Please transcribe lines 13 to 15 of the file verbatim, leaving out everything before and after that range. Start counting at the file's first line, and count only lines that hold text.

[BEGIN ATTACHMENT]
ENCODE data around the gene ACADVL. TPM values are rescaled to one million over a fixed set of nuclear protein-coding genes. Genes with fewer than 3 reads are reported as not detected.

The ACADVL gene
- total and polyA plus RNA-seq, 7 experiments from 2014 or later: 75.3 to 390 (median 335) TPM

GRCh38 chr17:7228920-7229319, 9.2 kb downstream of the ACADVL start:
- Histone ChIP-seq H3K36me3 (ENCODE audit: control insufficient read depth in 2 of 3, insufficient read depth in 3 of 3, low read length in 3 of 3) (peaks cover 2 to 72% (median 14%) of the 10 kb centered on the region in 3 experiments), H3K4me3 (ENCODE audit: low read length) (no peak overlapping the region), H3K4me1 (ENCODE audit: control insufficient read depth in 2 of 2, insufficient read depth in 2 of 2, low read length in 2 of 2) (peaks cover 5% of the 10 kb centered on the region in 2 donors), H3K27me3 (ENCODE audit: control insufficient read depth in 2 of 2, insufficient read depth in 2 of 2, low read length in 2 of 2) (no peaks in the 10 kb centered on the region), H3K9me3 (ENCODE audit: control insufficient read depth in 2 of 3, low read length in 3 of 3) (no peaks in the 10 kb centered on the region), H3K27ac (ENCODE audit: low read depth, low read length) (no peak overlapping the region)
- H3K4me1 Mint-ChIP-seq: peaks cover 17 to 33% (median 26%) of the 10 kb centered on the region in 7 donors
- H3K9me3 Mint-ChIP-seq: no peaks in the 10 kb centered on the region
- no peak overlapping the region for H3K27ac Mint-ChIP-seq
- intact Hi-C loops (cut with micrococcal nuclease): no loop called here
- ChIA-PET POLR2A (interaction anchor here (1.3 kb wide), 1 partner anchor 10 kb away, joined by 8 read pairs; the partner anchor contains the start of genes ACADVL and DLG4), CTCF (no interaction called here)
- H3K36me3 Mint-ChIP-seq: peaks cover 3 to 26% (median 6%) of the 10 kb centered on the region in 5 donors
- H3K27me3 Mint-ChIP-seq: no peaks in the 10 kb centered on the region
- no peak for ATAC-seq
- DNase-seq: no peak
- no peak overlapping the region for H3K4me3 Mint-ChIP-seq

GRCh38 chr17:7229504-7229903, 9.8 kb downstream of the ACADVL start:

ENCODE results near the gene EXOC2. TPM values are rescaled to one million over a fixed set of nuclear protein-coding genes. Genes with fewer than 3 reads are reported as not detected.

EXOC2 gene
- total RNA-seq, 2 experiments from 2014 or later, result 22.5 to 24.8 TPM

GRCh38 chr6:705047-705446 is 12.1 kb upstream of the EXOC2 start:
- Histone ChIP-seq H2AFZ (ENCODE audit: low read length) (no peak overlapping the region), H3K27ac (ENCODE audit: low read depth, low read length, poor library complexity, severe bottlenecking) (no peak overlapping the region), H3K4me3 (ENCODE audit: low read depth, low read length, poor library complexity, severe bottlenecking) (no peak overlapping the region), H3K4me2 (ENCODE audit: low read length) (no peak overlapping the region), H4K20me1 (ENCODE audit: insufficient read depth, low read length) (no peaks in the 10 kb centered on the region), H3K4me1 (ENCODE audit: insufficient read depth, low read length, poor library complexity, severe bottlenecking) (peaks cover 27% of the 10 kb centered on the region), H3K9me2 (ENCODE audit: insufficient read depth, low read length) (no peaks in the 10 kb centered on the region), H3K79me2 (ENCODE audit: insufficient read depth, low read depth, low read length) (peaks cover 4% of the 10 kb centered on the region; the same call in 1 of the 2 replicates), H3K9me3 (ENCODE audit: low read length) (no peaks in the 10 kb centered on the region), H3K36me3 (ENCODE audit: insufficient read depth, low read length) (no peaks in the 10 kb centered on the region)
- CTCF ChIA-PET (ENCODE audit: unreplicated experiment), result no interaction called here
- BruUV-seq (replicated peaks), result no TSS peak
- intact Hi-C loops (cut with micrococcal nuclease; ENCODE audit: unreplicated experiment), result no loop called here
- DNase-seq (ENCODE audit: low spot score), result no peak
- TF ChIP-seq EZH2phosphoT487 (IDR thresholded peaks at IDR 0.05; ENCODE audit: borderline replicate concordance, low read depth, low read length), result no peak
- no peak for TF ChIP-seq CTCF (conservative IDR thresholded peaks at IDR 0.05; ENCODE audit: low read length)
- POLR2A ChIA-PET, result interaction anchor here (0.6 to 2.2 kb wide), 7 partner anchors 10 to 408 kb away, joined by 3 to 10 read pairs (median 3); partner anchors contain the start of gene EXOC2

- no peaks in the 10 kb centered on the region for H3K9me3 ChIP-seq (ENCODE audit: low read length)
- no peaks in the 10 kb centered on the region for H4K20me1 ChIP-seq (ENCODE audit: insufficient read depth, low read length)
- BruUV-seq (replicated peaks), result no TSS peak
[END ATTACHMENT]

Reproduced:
- no peak for ATAC-seq
- DNase-seq: no peak
- no peak overlapping the region for H3K4me3 Mint-ChIP-seq